When John "Jack" Hussey hosted the first Corian seminar in New England with his local distributor, he wasn't exactly a fan of solid surface. "We didn't know what the dust was," said Jack, who was a custom cabinetmaker at that point. "In the early days everything was ¾ in. It was heavy . . . but we saw a nice opportunity and we wanted to service our customers when they asked for it."
Jack's Custom Woodworking began in 1971 when Hussey turned the horse barn at his parent's house into his first shop. For the first few years it was only Hussey and one other helper in the wood shop. Corian was the only solid surface product at that time and he recalls that the '70s were slow to embrace the new material. It wasn't until the 1980s that Jack's shop would see significant growth.
"The economy was good," remembered Hussey. "Then, Avonite came out with a palette of colors. After that it just flew."
Avonite started the ball rolling with a new color palette and DuPont was right behind with its own colors, stepping up to the plate. Before that, Hussey recalls working with only five colors. "[The colors] were all plain," said Hussey. "There was nothing that had any life to it." After consumers were exposed to the new look of solid surface, they liked the colors and they wanted the product, allowing cabinetmakers to be very creative with the material.
At that time, Hussey became aggressive in the countertop business. He shut the door on his millhouse, effectively closing the cabinetmaking side of his operation. Once Jack's Custom Woodworking went strictly countertops, Corian was the No. 1 material source for countertops at the shop and remains Hussey's top solid surface seller today.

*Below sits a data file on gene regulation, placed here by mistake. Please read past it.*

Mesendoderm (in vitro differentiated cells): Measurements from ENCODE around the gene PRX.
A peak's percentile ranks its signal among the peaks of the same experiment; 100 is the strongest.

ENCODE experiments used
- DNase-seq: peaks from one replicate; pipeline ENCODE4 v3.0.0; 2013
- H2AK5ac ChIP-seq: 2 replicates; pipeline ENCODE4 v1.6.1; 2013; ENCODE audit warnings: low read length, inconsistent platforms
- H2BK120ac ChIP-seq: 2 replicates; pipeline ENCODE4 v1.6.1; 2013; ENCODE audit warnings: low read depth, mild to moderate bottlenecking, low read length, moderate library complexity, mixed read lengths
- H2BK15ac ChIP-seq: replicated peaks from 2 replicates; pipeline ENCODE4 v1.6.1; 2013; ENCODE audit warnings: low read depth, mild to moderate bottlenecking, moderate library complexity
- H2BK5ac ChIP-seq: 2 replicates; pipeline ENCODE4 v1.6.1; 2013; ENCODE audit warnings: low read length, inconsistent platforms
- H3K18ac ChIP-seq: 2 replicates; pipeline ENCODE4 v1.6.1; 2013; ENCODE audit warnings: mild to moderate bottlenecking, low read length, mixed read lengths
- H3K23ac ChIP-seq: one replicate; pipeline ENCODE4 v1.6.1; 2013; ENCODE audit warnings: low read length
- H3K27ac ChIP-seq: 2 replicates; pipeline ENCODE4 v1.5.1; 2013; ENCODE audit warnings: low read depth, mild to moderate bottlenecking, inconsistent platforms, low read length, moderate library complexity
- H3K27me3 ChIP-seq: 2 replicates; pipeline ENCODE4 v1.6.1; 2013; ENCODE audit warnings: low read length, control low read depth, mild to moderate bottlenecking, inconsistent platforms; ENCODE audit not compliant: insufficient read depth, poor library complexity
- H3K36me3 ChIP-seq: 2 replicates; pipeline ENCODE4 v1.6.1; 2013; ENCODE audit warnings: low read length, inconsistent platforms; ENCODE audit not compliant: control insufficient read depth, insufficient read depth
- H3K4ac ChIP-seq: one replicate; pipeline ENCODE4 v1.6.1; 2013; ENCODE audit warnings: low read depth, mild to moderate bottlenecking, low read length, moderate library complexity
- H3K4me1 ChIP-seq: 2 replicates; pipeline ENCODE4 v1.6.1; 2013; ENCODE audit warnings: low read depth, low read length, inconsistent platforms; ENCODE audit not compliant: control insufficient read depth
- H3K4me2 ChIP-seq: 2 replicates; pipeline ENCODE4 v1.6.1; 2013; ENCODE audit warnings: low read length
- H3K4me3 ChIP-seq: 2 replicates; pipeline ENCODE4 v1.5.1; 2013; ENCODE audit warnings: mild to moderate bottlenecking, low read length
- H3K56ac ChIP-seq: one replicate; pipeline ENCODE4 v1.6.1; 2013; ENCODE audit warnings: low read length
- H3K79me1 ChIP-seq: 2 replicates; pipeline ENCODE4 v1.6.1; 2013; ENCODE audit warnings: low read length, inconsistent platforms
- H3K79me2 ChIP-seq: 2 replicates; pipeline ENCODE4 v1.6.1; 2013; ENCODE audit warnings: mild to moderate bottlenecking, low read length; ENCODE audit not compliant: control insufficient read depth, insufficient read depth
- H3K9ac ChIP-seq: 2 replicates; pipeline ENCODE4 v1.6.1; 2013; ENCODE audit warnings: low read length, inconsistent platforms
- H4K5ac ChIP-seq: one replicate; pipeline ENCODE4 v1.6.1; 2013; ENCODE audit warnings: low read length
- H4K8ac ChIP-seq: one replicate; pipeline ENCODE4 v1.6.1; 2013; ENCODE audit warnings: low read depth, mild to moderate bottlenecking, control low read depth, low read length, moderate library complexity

JCW also works with the growing market of green and recycled products. The shop is the largest fabricator of Alkemi recycled solid surface.
Right now, solid surface accounts for about 70 percent of the business that comes into JCW and about 90 percent of the business is commercial work. In a year, the shop easily goes through 3,000 sheets, sometimes using more than 100 sheets on one job in a week's time. It's not uncommon, said Erica, Hussey's oldest daughter, to have between 40 and 50 commercial projects on the shop floor at one time.
About five years ago, the shop added quartz surfacing to its long list of countertop offerings that included solid surface, laminate, wood and stone. The sale of quartz was limited in its first three years available through the shop. In the fourth year the shop saw a noticeable growth and sales spiked in the fifth year. Now, quartz is responsible for approximately 13 percent of the shop's countertop business.
While quartz is moving up in the shop, Jack has seen granite sales tailing off in the last year and a half, with natural stone now accounting for less than 3 percent of his business. "I think granite's peaked," he said. "Granite's beautiful, but our focus and our concentration, today and tomorrow, is definitely going to be on solid surface."